The usefulness of Baumann’s work is limited by its West-centeredness. Nonetheless, it has mounting relevance for the non-Western world as it gets increasingly permeated by the cultural themes of the former.

Now, you can’t have a serious debate on beauty without an evolutionary psychologist joining in the fun. Appropriately enough, a handsome contribution comes in from famed neuroscientist V.S. Ramachandran, who deals with the same question in his paper ‘Why do gentlemen prefer blondes?‘

Ramachandran proposes three basic roots for the aforementioned preference:

Various diseases such as anemia, jaundice and skin infection are much more easily detected in the fair-skinned compared with darker individuals

The skin of lighter-complected women, particularly blondes, responds to sunlight by ostensibly aging faster and developing age spots and wrinkles.

Visible signs of romantic feedback, such as blushing, appear very prominently in light-skinned women.

According to Ramachandran, the first two function to indicate to interested ‘gentlemen’ the degree of the subject’s ‘offspring viability’ since the aforementioned diseases can interfere with the chances of a healthy birth, and fertility declines with age.

Far exceeding the above two, however, is the pivotal work of Canadian anthropologist Peter Frost. Frost’s book, titled ‘Fair Men, Dark Women - The Forgotten Roots of Colour Prejudice’ is a monumental work of social science that cuts across disciplines and incorporates the work of various other researchers. In it, he weaves together the pieces of this puzzle right from the beginning, leaving it only after having planted the seeds for Baumann’s work. Let’s take a look at his main findings:

Due to the greater presence of chemicals responsible for skin pigmentation, men are naturally slightly darker than women. In fact, there is evidence to indicate that in ancient times, when there was complete racial homogeneity, this slight difference in complexion was striking enough to serve as a cue for sexual identity. As such, an individual with a dark, ‘male’ complexion would evoke different responses from men and women, respectively, i.e. in appraising either a potential rival or a potential mate.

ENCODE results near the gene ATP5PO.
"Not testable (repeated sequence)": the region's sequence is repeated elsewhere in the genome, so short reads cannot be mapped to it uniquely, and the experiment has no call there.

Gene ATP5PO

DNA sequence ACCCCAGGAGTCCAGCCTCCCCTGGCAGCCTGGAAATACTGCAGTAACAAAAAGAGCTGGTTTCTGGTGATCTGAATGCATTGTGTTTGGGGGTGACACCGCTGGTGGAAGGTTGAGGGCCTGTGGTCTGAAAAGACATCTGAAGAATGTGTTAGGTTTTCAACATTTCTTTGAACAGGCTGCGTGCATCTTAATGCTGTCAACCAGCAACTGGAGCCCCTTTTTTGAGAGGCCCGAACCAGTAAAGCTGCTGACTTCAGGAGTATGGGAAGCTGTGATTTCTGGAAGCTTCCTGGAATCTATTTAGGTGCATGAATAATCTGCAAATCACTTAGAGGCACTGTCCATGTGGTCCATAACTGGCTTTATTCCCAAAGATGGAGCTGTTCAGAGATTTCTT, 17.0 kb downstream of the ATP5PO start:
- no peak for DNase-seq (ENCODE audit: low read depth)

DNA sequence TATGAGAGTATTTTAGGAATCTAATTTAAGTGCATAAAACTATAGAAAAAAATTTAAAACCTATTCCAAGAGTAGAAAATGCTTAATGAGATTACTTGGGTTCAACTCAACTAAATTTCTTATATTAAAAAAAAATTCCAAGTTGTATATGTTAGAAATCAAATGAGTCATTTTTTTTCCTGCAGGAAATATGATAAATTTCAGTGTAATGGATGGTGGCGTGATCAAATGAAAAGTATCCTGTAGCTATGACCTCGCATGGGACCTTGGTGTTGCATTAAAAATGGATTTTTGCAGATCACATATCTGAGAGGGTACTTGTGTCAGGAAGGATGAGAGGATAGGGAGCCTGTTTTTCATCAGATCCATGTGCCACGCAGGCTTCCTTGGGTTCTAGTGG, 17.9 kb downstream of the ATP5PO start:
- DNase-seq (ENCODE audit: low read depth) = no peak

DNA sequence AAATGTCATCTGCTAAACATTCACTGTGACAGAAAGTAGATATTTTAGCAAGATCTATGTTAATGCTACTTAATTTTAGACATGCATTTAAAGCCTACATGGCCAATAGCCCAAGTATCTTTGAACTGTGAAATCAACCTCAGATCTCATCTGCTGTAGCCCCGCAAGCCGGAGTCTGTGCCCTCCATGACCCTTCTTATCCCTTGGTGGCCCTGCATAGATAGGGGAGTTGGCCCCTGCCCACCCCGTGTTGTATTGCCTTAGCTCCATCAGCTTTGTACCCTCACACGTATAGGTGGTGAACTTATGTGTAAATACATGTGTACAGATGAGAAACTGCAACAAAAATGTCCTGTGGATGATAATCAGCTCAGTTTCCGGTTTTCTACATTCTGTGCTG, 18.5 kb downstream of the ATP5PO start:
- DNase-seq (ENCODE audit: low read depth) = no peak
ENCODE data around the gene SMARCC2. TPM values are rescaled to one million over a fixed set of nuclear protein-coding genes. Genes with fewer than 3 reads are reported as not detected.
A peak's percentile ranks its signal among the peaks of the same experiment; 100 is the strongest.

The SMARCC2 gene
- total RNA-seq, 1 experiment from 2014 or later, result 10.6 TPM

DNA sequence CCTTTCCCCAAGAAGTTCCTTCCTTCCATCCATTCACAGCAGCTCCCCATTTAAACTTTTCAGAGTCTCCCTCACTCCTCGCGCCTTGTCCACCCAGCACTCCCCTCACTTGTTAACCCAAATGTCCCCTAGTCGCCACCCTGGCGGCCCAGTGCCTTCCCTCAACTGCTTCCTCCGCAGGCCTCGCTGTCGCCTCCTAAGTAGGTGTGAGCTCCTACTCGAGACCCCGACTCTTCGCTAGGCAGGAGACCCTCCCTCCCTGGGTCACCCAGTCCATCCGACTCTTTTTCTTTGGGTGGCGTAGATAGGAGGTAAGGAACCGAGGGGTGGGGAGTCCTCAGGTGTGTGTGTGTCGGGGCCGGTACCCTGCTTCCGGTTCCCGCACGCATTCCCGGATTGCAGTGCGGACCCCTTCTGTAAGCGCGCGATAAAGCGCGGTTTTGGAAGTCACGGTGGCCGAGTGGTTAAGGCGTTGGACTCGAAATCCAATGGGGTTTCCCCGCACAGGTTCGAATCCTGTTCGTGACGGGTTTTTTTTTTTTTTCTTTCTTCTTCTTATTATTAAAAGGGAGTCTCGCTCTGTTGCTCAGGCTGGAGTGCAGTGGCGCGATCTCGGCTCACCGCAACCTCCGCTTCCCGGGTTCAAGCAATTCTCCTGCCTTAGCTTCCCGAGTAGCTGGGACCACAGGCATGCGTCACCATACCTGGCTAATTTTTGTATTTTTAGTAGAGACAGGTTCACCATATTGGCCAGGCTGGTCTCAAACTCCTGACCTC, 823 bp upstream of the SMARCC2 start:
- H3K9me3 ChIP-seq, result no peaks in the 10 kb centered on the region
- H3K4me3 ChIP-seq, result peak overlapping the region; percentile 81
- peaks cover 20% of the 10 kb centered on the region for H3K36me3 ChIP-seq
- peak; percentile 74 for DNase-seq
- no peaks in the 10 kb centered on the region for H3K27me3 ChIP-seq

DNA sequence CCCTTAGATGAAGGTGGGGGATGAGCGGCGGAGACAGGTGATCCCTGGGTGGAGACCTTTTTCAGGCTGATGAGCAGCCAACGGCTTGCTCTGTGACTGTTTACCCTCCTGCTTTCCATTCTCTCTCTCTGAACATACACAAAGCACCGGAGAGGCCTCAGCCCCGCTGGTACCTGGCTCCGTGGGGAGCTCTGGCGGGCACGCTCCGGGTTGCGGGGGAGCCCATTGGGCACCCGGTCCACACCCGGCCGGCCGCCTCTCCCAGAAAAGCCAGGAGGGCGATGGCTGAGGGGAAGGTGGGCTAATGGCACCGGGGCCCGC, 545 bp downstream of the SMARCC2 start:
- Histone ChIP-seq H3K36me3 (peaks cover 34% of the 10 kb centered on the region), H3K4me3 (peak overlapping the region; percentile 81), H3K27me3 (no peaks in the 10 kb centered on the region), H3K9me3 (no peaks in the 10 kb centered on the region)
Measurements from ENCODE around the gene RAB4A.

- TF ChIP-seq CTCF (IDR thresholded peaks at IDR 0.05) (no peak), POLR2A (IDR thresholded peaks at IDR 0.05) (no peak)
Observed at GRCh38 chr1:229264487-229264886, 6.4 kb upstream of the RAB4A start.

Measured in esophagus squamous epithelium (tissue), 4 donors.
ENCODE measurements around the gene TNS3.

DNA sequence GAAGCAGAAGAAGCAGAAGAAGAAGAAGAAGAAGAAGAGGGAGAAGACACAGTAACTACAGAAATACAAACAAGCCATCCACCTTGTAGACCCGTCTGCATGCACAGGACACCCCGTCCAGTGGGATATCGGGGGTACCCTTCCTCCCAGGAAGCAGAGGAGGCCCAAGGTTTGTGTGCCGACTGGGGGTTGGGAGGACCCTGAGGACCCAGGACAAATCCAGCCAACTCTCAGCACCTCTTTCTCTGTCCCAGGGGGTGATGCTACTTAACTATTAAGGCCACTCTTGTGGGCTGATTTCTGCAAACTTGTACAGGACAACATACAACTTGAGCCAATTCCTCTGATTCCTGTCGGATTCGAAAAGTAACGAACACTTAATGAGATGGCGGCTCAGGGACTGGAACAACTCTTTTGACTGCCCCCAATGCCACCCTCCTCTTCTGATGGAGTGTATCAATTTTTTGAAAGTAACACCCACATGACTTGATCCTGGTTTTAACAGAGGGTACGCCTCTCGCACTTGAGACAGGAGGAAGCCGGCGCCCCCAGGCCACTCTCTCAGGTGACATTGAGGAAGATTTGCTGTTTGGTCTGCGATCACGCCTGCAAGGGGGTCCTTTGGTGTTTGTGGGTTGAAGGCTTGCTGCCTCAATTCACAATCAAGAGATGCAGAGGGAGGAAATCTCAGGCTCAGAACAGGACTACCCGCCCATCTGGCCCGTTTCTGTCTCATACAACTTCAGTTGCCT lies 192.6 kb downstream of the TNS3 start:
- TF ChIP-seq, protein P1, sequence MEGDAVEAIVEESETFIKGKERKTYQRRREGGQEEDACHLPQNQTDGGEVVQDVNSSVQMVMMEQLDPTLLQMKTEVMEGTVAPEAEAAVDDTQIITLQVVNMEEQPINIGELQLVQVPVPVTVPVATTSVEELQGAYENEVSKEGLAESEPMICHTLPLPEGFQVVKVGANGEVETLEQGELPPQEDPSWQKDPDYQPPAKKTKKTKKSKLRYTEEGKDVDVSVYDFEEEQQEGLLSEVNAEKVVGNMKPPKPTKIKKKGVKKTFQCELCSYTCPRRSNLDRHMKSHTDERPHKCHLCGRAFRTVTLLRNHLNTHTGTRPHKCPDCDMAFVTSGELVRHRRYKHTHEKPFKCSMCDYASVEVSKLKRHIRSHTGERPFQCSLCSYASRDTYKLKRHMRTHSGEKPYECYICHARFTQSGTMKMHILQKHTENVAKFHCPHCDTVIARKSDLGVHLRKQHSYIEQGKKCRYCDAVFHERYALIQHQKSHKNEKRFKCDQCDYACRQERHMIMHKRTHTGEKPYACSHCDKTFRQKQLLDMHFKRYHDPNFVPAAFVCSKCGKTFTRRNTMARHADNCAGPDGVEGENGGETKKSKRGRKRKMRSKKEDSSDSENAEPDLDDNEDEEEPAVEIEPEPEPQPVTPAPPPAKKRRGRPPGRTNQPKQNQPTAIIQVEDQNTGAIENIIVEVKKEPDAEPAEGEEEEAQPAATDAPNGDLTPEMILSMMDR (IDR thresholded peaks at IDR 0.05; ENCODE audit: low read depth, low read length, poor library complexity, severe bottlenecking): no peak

A recent study done at MIT corroborates this hypothesis, showing that even today subjects will identify the same face, shown in either a light or dark hue (and with the complete absence of any other cues), as female and male respectively. The bias towards identifying white as female is only a ‘hardwired mental mechanism.’

Frost wraps up his study by citing the numerous cases of ‘the fair woman, dark man’ motif in the artwork and writings of societies going back to hunter-gatherer times, through various ancient civilizations up till the modern era. He cites a survey showing that, even today, 47 out of 51 societies studied express a preference for light-skinned women.

All in all, while there may certainly be more rational (and effective) mechanisms to enhance one’s appearance than by assuming the quest for fairness, the message should be clear: girls and young women who do defer to this route are only responding to hardwired socio- and psychobiological mechanisms within us. Such women are not brainwashed into any inferiority complex, nor are they psychologically disturbed victims of self-hatred.

n    The writer is the head of Scholars by Profession, a local research-initiative. Scholars by Profession is a research workshop that initially came together as a research club on the eve of 2011.